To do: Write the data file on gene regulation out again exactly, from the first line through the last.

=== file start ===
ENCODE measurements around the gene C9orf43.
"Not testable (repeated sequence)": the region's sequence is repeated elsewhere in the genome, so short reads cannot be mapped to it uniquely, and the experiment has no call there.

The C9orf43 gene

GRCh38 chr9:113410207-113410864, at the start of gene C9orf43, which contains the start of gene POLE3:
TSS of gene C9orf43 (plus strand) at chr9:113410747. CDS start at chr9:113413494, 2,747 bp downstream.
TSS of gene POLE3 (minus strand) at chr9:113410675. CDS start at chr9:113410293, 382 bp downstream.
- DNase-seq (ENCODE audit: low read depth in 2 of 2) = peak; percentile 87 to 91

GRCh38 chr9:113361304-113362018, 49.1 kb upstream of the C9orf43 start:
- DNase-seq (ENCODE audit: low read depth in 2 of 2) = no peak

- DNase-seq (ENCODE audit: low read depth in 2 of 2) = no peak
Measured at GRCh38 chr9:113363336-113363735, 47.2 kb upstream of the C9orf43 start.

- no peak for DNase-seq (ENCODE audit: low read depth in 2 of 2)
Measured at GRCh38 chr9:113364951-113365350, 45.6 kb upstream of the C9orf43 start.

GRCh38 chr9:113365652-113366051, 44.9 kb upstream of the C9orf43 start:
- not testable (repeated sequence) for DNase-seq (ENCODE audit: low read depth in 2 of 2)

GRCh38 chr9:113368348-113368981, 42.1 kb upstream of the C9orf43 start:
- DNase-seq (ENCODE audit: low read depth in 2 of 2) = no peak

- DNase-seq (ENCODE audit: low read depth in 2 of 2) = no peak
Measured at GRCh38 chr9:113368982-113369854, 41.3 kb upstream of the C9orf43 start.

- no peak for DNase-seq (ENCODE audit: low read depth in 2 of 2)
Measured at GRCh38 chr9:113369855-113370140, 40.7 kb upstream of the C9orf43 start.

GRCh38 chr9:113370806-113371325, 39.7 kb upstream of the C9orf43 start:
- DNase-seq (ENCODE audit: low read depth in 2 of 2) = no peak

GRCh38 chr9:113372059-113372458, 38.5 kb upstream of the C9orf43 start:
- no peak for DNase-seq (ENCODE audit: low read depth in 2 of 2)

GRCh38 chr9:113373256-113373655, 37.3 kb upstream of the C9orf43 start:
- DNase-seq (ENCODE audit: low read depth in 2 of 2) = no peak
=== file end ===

ENCODE measurements around the gene C9orf43.
"Not testable (repeated sequence)": the region's sequence is repeated elsewhere in the genome, so short reads cannot be mapped to it uniquely, and the experiment has no call there.

The C9orf43 gene

GRCh38 chr9:113410207-113410864, at the start of gene C9orf43, which contains the start of gene POLE3:
TSS of gene C9orf43 (plus strand) at chr9:113410747. CDS start at chr9:113413494, 2,747 bp downstream.
TSS of gene POLE3 (minus strand) at chr9:113410675. CDS start at chr9:113410293, 382 bp downstream.
- DNase-seq (ENCODE audit: low read depth in 2 of 2) = peak; percentile 87 to 91

GRCh38 chr9:113361304-113362018, 49.1 kb upstream of the C9orf43 start:
- DNase-seq (ENCODE audit: low read depth in 2 of 2) = no peak

- DNase-seq (ENCODE audit: low read depth in 2 of 2) = no peak
Measured at GRCh38 chr9:113363336-113363735, 47.2 kb upstream of the C9orf43 start.

- no peak for DNase-seq (ENCODE audit: low read depth in 2 of 2)
Measured at GRCh38 chr9:113364951-113365350, 45.6 kb upstream of the C9orf43 start.

GRCh38 chr9:113365652-113366051, 44.9 kb upstream of the C9orf43 start:
- not testable (repeated sequence) for DNase-seq (ENCODE audit: low read depth in 2 of 2)

GRCh38 chr9:113368348-113368981, 42.1 kb upstream of the C9orf43 start:
- DNase-seq (ENCODE audit: low read depth in 2 of 2) = no peak

- DNase-seq (ENCODE audit: low read depth in 2 of 2) = no peak
Measured at GRCh38 chr9:113368982-113369854, 41.3 kb upstream of the C9orf43 start.

- no peak for DNase-seq (ENCODE audit: low read depth in 2 of 2)
Measured at GRCh38 chr9:113369855-113370140, 40.7 kb upstream of the C9orf43 start.

GRCh38 chr9:113370806-113371325, 39.7 kb upstream of the C9orf43 start:
- DNase-seq (ENCODE audit: low read depth in 2 of 2) = no peak

GRCh38 chr9:113372059-113372458, 38.5 kb upstream of the C9orf43 start:
- no peak for DNase-seq (ENCODE audit: low read depth in 2 of 2)

GRCh38 chr9:113373256-113373655, 37.3 kb upstream of the C9orf43 start:
- DNase-seq (ENCODE audit: low read depth in 2 of 2) = no peak